Feb 1, 2015
In 1897, Swedish patent engineer S.A. Andrée set out in a quixotic bid to reach the North Pole in a hydrogen balloon, departing from Norway with two companions and hoping to drift over the top of the world and come down somewhere in the Bering Strait. Instead the expedition vanished. In this episode of the Futility Closet podcast we'll learn what happened to the Eagle and its three brave passengers, and consider the role of hindsight in the writing of history.
We'll also learn what the White House planned to do if Neil Armstrong became stranded on the moon, and puzzle over why seeing a plane flying upside down would impact a woman's job.
Sources for our segment on S.A. Andrée's attempt to reach the North Pole by balloon:
Henri Lachambre and Alexis Machuron, Andrée and His Balloon, 1898.
George Palmer Putnam, Andrée: The Record of a Tragic Adventure, 1930.
Swedish Society for Anthropology and Geology, Andrée's Story, 1930.
Swedish Society for Anthropology and Geology, The Andrée Diaries, 1931.
Alec Wilkinson, The Ice Balloon: S.A. Andrée and the Heroic Age of Arctic Exploration, 2011.
Here's the Eagle after its downfall, as recorded by Nils Strindberg's cartographic camera. Even if he'd succeeded, Andrée's bid would have tested the limits of balloon flight: 750 miles separated Spitzbergen from the pole, and the three men would have had to cross another thousand miles to reach the Bering Strait. To get to the pole and then safely back to land in almost any direction would have meant traveling 1,500 miles aloft, and a balloon must travel almost always directly to leeward.
Here's the eulogy that William Safire prepared for Neil Armstrong and Buzz Aldrin in the event they became stranded on the moon in July 1969:
Fate has ordained that the men who went to the moon to explore in peace will stay on the moon to rest in peace.
These brave men, Neil Armstrong and Edwin Aldrin, know that there is no hope for their recovery. But they also know that there is hope for mankind in their sacrifice.
These two men are laying down their lives in mankind’s most noble goal: the search for truth and understanding.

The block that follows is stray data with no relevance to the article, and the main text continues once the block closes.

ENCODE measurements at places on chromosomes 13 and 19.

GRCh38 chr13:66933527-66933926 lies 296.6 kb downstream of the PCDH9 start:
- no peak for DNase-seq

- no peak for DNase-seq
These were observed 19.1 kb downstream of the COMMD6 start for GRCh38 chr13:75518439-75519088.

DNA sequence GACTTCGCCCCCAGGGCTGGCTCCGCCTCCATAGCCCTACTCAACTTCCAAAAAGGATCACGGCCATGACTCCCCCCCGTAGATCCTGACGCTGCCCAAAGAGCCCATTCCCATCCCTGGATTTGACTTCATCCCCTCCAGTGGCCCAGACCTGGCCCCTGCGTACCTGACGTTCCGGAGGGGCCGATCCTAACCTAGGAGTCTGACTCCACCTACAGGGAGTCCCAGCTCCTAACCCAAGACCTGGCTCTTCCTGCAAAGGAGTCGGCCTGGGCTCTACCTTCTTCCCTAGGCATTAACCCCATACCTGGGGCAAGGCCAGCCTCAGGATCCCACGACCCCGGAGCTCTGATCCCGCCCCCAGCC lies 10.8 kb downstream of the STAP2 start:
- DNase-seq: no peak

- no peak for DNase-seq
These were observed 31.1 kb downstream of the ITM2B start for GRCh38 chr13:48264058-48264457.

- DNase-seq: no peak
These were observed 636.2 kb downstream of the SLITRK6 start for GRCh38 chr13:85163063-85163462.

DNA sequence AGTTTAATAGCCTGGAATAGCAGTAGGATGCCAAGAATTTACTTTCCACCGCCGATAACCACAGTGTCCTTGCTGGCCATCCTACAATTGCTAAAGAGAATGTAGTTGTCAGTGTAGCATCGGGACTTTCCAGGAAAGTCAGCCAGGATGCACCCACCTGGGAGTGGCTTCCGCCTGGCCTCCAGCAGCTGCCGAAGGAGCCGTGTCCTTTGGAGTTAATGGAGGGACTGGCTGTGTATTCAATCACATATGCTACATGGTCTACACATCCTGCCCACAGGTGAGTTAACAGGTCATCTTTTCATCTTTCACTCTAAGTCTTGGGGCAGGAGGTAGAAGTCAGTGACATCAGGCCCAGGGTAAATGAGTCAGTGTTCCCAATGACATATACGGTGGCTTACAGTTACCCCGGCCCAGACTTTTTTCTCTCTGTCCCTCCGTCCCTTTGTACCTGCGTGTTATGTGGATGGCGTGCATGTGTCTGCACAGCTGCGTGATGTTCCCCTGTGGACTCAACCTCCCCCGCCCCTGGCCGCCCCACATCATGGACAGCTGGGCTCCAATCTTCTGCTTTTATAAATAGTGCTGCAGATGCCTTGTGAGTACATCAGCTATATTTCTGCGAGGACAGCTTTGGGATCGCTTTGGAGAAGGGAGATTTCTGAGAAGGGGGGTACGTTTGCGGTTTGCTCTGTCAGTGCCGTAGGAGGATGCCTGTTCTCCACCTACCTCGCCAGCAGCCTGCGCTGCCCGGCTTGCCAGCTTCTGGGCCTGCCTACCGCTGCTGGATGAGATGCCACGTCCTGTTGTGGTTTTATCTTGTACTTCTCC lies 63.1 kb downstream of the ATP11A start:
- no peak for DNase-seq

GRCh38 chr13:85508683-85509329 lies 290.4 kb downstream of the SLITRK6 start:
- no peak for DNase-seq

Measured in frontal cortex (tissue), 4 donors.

They will be mourned by their families and friends; they will be mourned by the nation; they will be mourned by the people of the world; they will be mourned by a Mother Earth that dared send two of her sons into the unknown.
In their exploration, they stirred the people of the world to feel as one; in their sacrifice, they bind more tightly the brotherhood of man.
In ancient days, men looked at the stars and saw their heroes in the constellations. In modern times, we do much the same, but our heroes are epic men of flesh and blood.
Others will follow, and surely find their way home. Man’s search will not be denied. But these men were the first, and they will remain the foremost in our hearts.
For every human being who looks up at the moon in the nights to come will know that there is some corner of another world that is forever mankind.
The last line is an allusion to Rupert Brooke's 1914 poem "The Soldier":
If I should die, think only this of me:
That there's some corner of a foreign field
That is for ever England. There shall be
In that rich earth a richer dust concealed;
A dust whom England bore, shaped, made aware,
Gave, once, her flowers to love, her ways to roam,
A body of England's, breathing English air,
Washed by the rivers, blest by suns of home.
And think, this heart, all evil shed away,
A pulse in the eternal mind, no less
Gives somewhere back the thoughts by England given;
Her sights and sounds; dreams happy as her day;
And laughter, learnt of friends; and gentleness,
In hearts at peace, under an English heaven.
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Many thanks to Doug Ross for the music in this episode.
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